What Is Obsessive-compulsive disorder (OCD)?
Obsessive-compulsive disorder (OCD) is a condition that causes kids to have unwanted thoughts, feelings, and fears. These are called obsessions, and they can make kids feel anxious. To relieve the obsessions and anxiety, Obsessive-compulsive disorder leads kids to do behaviors called compulsions (also called rituals).
What Are Obsessions?
These are fears that kids with Obsessive-compulsive disorder can’t stop thinking about. They may realize their thoughts don’t make sense, but they still feel anxious about certain things.
These fears might include whether:
- they, or someone else, will get sick, hurt, or die
- they said a bad word, had a bad thought or made a mistake
- they have broken a rule, done a bad thing, or sinned
- something is clean, dirty, or germy
- something is straight, even, or placed in an exact way
- something is lucky or unlucky, bad or good, safe or harmful
What Are Compulsions?
Compulsions (rituals) are behaviors that kids with OCD do repeatedly. OCD causes kids to feel they have to do rituals to “make sure” things are clean, safe, in order, even, or just right. To kids with OCD, rituals seem to have the power to prevent bad things from happening.
Rituals include things like:
- washing and cleaning
- often erasing things, re-writing, re-doing, or re-reading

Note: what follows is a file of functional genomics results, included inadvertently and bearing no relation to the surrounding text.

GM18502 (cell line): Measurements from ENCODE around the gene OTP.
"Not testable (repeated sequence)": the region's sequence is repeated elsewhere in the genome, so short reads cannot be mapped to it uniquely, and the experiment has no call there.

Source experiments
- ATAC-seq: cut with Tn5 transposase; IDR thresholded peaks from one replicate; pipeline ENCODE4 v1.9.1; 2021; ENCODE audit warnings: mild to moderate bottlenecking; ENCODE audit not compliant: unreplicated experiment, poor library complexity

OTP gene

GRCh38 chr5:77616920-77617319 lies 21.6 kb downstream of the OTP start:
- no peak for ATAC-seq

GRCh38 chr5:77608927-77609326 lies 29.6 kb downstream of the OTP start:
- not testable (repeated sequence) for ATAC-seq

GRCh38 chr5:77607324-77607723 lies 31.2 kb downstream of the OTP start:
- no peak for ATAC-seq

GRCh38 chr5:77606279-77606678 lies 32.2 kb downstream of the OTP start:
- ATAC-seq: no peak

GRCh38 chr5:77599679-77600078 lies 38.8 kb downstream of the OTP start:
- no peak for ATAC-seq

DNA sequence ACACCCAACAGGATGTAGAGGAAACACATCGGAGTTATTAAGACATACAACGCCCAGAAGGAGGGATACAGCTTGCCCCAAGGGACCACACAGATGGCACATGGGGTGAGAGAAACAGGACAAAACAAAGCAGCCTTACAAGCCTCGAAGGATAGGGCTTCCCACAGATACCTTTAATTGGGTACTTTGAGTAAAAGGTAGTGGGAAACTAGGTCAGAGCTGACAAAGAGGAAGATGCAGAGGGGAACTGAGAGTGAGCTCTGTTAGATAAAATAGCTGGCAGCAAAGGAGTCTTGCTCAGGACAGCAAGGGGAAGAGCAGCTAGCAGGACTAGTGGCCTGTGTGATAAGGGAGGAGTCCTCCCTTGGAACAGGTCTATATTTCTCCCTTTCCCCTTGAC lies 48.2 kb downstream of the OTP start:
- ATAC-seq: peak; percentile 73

- repeating a word, phrase, or question much more than necessary
- going in and out of doorways several times in a row
- checking to make sure a light is off, a door is locked, or checking and re-checking homework
- touching or tapping a certain number of times, or a set way
- having things in a specific order
- counting to a certain ‘good’ number, avoiding “unlucky” numbers
Why Do People Get OCD?
Scientists don’t yet know why people get OCD, but they know biological factors play a role. Kids may get OCD because it’s in their genes or they had an infection. There may be differences in brain structures and brain activity in people with OCD. But whatever caused OCD, it’s not the child’s or parent’s fault.
What’s It Like for Kids With OCD?
Kids don’t always talk about the fears and behaviors OCD causes. They may feel embarrassed or confused about their fear and keep it to themselves. They may try to hide rituals they do. They may worry that others will tease them about their fears and rituals.
Kids with OCD feel unable to stop focusing on their obsessions. They feel like they have to do the rituals to guard against bad things they worry could happen. For some kids, doing a ritual is the only way they feel “everything’s OK.”